I am an avid reader of SN&R, as well, but this is very upsetting. I think if you are going to give passes away the same day as the movie, you should release them in the afternoon. That would give us working people time to look at the paper and to try and get a chance to come to your office.

Amanda Soward
via e-mail

Asleep in civics

Re “Would you support a recall of Governor Gray Davis?” (SN&R Streetalk, July 17):

This is in response to the person who thinks we should recall the governor because “he’s really screwed up the budget.”

Gray Davis has neither screwed up the budget nor taken all California’s money. Where did you learn about government?

The governor only suggests a budget, and it is up to both houses of the Legislature to come up with the budget. This has to be passed by two-thirds of the Legislature, meaning the Democrats and Republicans have to agree on a budget and all the spending that goes with it.

How does this become a screw-up by Gray Davis?

Wayne M. Rascon

Misusing and abusing the recall

Re “Would you support a recall of Governor Gray Davis?” (SN&R Streetalk, July 17):

The students in Streetalk on whether to recall Gray Davis need to take a current-affairs course in politics. Let me save them time with a California-recall primer.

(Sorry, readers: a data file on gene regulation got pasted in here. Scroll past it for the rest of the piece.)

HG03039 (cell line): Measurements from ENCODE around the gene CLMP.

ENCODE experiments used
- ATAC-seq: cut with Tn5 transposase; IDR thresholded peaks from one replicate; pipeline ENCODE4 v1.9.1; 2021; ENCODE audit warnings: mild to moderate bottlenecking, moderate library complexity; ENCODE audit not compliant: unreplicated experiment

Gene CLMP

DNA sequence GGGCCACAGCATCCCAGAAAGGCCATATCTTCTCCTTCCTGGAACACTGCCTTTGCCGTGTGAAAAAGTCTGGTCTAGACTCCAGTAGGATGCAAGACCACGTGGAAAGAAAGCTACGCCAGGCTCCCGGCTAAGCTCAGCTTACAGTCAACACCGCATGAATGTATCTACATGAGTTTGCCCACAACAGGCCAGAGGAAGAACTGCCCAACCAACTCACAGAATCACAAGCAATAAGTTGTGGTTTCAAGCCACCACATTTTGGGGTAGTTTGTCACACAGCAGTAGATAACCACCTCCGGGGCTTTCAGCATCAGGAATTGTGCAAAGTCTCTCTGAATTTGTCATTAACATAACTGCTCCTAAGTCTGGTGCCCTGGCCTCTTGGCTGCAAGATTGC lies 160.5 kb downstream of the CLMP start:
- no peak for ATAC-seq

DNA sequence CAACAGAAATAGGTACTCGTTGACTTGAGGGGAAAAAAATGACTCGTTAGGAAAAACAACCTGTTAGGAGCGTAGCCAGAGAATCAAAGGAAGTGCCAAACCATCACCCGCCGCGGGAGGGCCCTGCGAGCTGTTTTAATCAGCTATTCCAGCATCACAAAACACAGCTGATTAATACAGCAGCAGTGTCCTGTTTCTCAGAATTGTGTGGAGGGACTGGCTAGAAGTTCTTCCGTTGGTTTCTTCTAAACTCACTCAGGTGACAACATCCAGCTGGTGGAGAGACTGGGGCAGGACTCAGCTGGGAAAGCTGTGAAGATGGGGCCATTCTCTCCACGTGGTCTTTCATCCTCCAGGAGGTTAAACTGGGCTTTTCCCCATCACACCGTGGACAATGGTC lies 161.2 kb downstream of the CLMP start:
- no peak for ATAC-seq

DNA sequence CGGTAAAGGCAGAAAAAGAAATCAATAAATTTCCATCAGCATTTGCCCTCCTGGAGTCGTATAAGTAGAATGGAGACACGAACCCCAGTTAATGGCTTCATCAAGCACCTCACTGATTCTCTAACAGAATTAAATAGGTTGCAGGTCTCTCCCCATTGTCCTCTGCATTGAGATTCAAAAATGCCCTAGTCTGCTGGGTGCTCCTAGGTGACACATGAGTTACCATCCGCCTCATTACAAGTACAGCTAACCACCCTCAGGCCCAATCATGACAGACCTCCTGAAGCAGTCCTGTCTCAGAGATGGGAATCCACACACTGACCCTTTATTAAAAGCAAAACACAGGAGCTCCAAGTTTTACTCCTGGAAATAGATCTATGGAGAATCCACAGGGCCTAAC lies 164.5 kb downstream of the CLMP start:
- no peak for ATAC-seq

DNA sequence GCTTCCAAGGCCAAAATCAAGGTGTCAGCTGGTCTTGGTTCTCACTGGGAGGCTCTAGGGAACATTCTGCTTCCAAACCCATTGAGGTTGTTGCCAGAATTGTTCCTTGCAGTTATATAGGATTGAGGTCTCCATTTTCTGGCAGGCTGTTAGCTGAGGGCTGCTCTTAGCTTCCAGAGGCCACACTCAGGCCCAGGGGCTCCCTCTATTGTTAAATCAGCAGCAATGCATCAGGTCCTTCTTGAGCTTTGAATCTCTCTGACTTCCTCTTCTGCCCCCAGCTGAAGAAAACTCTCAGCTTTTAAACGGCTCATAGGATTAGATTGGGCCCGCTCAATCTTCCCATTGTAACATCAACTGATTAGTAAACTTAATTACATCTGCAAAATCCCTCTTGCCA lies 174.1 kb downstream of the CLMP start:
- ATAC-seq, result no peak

The Republican recall of Democratic Governor Gray Davis consists of two interrelated aspects of which most Californians are still totally incognizant. The Republican minority, in its death throes, is misusing and abusing California’s recall system to usurp political power and office.

At the same time, Republican anti-tax zealots are trying to cast Gray Davis in a negative light by holding the state budget and the $38 billion deficit hostage. So far, the GOP mantra to drive California “over the cliff” is holding sway over an indifferent populace.

Have you heard any of the possible Republican recall candidates for governor explain how they will resolve California’s stalled budget and $38 billion deficit? The Republicans may be able to steal California’s governorship by stealth, but how will they handle the gargantuan problem at hand?

Californians with a conscience need to send a strong message to the Bush Republicans in Washington who stole the presidency: Not in our state!

Ron Lowe
Nevada City